Around 10pm on the evening of Tuesday, 4th August, I received a phone call from my sister. My 81 year old father, who has dementia, had gone missing from his care home, and his absence had not been noticed for around four hours. The police were looking for him, but he had not been found in the immediate area. I jumped in the car with my wife, and we drove the eighty miles to Manton, Rutland. There then followed nearly forty-eight hours of constant driving, walking paths, telephone calls and growing despair, as we and the large police and search and rescue presence failed to find my father, or any sign of him. The only strong sightings of him had been from shortly after he must have left the care home.
But yesterday, Thursday, 6th August, around 16:45, my father was found. He had managed, apparently on that first evening, to walk 6 kilometres before either falling, or lying down, in a field of oilseed rape, due to be harvested – we were later told – the next day. There he had lain for forty-odd hours, in a spot half a mile down a steep heavily rutted farm track so remote that – although some of us had previously searched part way down the track which led to it – it seemed barely credible he could have been there. He was badly dehydrated, and sunburnt (his disappearance coincided – thanks goodness – with some mild and partially sunny weather, and the nights were not cold) but fortunately, although he seems to have fallen in the field, the crops and his clothing (again thank goodness – he had full clothing on, including a fleece and a few layers of clothing) meant he was only slightly bruised. He is now recovering in hospital. The map above shows the route he took, along a busy main road with no pavement, past an army barracks and down the fateful rutted track.
Early on Wednesday morning, I put out a frantic tweet, followed by a few others, and my first ever Facebook post, to support the social media efforts of Leicestershire Police. The response was extraordinary (I even got replies from Alison Moyet and Caroline Flack!) and I can’t thank people enough for doing this, and equally, my gratitude to those who sent me direct messages of support is unbounded. Shortly after posting these messages all my phone’s data services packed up, so any replies or updates were done by borrowing other people’s devices.
But the people who deserve the most thanks (in addition to my so supportive wife) are those who actually helped to find my father. The fantastic local police of Leicestershire and Northamptonshire, and the remarkable volunteers of the various Lowland Rescue organisations: I know there were representatives of Leicestershire, Northamptonshire, Warwickshire and Staffordshire, and if I’ve forgotten anyone, then I apologise and will happily add them [ed. a commenter below tells me there were also rescuers from Nottinghamshire, Yorkshire, Cambridgeshire and Lincolnshire!]. There was no let-up in the searches, except when deep nighttime militated against it, and the planning and coordination were tremendous. They were positive, compassionate, patient when we were impatient, and totally dedicated to finding my father. He owes his life to them, and we can’t ever thank them enough. Our family is making an appropriate donation to Lowland Rescue, and we would strongly encourage everyone to do so: what happened to us could happen to any family.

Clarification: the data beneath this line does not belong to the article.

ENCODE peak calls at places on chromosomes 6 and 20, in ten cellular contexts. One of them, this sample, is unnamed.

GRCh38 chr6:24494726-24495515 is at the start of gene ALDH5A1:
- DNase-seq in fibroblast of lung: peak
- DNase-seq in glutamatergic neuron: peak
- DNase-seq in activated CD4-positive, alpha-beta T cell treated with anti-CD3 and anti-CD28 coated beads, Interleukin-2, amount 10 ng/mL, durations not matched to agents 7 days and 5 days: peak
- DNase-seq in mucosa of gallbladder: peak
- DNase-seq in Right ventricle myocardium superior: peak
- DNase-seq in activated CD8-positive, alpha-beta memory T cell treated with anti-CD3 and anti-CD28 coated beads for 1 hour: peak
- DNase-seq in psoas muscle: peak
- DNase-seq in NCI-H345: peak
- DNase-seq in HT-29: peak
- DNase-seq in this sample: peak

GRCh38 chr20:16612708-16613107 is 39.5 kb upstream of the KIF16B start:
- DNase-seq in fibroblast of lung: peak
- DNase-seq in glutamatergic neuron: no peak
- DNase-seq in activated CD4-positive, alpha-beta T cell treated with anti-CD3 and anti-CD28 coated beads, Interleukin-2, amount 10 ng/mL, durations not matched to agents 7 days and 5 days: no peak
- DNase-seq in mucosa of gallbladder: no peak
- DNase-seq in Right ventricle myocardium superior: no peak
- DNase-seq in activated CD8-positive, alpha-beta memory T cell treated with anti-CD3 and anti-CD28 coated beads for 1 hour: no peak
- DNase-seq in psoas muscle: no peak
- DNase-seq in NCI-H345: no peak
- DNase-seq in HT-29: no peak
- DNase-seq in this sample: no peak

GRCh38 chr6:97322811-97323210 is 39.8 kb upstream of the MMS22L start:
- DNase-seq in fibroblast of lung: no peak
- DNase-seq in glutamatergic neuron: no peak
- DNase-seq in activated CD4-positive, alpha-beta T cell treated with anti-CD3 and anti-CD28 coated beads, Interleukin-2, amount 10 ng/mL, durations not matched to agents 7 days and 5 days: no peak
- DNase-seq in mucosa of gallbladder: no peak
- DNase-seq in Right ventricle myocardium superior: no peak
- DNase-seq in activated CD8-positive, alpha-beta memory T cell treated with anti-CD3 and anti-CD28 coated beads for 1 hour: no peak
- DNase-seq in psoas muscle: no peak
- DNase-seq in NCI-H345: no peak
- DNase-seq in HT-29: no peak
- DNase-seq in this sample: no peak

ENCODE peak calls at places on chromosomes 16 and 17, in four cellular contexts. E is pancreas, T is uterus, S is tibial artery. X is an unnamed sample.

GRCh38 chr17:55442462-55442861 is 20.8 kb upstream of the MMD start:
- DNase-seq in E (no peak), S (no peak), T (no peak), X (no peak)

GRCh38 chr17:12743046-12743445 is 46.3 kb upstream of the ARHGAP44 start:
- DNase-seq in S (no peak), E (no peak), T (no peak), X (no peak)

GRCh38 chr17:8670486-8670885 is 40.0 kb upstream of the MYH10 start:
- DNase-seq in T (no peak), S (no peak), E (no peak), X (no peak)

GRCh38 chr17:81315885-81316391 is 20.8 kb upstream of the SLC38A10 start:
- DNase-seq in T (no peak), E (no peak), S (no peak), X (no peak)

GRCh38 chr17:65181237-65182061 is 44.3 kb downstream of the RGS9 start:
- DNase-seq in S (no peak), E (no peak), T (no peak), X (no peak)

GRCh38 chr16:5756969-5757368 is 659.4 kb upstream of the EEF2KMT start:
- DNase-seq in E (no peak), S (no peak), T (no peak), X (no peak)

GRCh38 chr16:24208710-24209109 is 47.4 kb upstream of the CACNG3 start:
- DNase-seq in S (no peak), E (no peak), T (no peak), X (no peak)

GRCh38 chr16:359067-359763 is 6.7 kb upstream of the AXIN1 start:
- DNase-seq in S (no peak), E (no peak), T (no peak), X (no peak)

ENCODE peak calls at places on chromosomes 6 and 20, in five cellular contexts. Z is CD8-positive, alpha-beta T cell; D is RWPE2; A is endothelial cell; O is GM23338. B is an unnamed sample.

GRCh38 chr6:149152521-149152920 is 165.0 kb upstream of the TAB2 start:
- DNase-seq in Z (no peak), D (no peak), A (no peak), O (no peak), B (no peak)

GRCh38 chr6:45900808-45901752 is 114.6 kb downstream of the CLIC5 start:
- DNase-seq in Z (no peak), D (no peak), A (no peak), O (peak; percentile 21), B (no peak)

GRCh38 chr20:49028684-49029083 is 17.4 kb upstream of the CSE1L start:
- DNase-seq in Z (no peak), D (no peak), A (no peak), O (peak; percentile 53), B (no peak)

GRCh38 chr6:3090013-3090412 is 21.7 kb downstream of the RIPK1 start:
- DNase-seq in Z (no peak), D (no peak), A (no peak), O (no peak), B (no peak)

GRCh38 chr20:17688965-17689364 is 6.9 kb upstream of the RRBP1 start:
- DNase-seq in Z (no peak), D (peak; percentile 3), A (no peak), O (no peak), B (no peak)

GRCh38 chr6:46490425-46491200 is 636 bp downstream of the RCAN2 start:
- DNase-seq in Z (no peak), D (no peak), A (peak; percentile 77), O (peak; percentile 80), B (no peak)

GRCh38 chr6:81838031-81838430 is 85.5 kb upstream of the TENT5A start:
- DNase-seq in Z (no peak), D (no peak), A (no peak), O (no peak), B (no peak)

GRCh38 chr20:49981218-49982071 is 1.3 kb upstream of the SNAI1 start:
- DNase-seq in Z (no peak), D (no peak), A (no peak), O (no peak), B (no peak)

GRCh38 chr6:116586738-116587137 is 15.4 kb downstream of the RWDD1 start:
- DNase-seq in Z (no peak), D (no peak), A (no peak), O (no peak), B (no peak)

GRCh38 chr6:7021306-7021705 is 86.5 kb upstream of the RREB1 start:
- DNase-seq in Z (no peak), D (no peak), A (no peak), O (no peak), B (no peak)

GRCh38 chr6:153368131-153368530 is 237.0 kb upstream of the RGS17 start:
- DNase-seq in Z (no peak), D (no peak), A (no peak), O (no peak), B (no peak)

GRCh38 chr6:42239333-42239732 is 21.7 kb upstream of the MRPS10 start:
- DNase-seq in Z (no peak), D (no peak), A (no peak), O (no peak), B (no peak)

11 responses to “A life saved, by life savers”
Perhaps there is an argument for tagging if your dad is mobile; there are pros and cons. See
Good that this has a happy ending.
Investigating that option at this very moment.
I am so relieved at the outcome. It is an amazing story with an great outcome. All the best to you and your father.
Thanks so much Lawrence. We’re all still so relieved (but shattered)!
Jon, I’m in tears at the wonderful support you’ve had, and that he was found and is OK. God bless him, you, and the wonderful emergency services – especially the voluntary ones.
It strikes me that your dad is also lucky to have a son who has such integrity and cares about him so much. As I can vouch, having lived in a care home for 14 years now, that is by no means a given – for so many people in this home, if they wondered off their relatives wouldn’t notice or give two hoots if they did. Clearly your Dad and you are very decent people.
A sizeable donation from my various campaigning legal cases is on its way to the lowland rescue teams.
You’re a grand person Doug – thanks for this.
Thank you for taking the time to share your traumatic experience and by doing so help raise the awareness of Lowland Search and Rescue. The often personal and sensitive nature of the work of the Lowland Search and Rescue teams means they rarely (and understandably) receive any publicity for the fantastic and important job they do. They receive no funding from government or police and rely 100% on charitable donations. Many thanks again. God bless you and your family.
Delighted to do so Steve – it seems a tiny gesture weighed against what Lowland Search and Rescue do.
I hope you don’t mind if I just add that the following units were in attendance: Leicestershire, Nottinghamshire, Northampton, Staffordshire, Cambridge, Yorkshire, Lincolnshire and Warwickshire.
a) Of course I don’t mind, and b) good grief! – we didn’t realise all of those were there – I will amend the post. Thank you so very much.
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